Chairman Benishek, Ranking Member Brownley, and Members of the Subcommittee:
On behalf of the DAV (Disabled American Veterans) and our 1.2 million members, all of whom are wartime wounded and injured veterans, I am pleased to present our views on legislative measures that are the focus of the Subcommittee today, and to DAV and our members.
Draft Bill, the Demanding Accountability for Veterans Act of 2013
This bill would establish a requirement in law for the Department of Veterans Affairs (VA) Inspector General (IG) to report to the Secretary and to Congress any matters of public health or safety emanating from reports of the IG that remain unresolved by VA within a specified time period after the Secretary or a subordinate VA official agrees with the IG to address such matters. In that connection, the bill would require the Secretary to reveal to the IG the personal identities of the responsible VA official(s) and manager(s) who did not resolve the issue(s) (but such identities would not be released to the public). The bill would require the Secretary to promptly notify any such individual(s) to resolve the cited issue(s); to counsel the manager(s) concerned about the failure to resolve the issue(s) brought to light; and to develop mitigation plans, presumably to the satisfaction of the IG in resolving the matters concerned.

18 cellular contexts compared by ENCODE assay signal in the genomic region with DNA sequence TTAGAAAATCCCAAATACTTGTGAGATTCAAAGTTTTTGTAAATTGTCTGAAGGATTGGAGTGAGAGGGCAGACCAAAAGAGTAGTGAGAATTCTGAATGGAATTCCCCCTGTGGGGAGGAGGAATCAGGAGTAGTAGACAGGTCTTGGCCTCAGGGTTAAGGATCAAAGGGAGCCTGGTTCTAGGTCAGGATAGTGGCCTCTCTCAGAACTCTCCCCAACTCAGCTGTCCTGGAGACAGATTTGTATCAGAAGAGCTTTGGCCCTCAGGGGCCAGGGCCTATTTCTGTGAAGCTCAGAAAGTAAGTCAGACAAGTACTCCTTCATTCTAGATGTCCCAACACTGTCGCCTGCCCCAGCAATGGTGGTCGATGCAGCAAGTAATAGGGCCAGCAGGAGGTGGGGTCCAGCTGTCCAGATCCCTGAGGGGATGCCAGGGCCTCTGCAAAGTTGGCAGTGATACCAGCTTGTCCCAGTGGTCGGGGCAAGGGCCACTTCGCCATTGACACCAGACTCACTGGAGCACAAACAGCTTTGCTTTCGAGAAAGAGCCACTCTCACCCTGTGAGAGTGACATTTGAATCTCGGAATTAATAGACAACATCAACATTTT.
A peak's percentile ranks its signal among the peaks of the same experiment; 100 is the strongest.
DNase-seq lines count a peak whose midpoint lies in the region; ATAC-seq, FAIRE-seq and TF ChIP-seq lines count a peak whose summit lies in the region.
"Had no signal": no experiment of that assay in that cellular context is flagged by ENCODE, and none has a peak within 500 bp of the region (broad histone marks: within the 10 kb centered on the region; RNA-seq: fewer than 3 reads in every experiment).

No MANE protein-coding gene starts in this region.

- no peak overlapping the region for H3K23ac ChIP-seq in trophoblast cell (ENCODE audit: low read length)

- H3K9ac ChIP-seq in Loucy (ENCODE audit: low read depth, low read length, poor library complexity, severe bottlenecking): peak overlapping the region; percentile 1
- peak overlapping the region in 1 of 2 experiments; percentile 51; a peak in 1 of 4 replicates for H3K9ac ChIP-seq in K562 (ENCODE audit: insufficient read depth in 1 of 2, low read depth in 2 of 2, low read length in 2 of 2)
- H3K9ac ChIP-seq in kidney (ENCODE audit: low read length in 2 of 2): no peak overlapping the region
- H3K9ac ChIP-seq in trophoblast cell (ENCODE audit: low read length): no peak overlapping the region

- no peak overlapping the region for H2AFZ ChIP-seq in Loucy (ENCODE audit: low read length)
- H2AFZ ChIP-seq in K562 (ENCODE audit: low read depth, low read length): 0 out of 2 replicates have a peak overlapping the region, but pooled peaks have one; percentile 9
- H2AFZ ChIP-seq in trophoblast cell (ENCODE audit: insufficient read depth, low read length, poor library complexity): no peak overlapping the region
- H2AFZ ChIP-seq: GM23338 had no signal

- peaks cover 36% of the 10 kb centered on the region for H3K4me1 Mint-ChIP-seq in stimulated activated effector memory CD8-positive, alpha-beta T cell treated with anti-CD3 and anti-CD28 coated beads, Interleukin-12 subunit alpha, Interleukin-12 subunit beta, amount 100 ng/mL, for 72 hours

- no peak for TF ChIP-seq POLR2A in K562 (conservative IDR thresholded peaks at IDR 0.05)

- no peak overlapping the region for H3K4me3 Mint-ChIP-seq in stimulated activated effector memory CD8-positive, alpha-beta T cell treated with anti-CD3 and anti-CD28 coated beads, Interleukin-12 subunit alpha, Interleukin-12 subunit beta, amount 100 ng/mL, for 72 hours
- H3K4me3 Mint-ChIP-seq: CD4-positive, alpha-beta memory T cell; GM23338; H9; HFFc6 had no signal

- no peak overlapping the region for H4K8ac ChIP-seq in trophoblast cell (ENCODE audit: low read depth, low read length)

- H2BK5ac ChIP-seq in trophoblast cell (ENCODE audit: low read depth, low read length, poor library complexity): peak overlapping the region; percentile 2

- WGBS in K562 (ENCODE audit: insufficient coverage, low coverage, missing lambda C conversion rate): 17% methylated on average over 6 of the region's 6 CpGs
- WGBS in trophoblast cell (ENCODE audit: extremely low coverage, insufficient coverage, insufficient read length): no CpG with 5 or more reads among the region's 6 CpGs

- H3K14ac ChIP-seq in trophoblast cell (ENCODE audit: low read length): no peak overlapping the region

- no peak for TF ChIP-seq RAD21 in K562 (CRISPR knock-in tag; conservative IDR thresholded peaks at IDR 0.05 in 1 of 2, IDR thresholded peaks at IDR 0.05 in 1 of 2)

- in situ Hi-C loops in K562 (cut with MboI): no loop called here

The bill would prohibit the award of any performance award or bonus to a VA official or manager (whether in the Senior Executive Service or the competitive civil service) who had not resolved such IG recommendations under the terms of this bill, and even if they were resolved later, that the existence of previously unaddressed matters of public health and safety would be considered in future performance evaluations of any such official.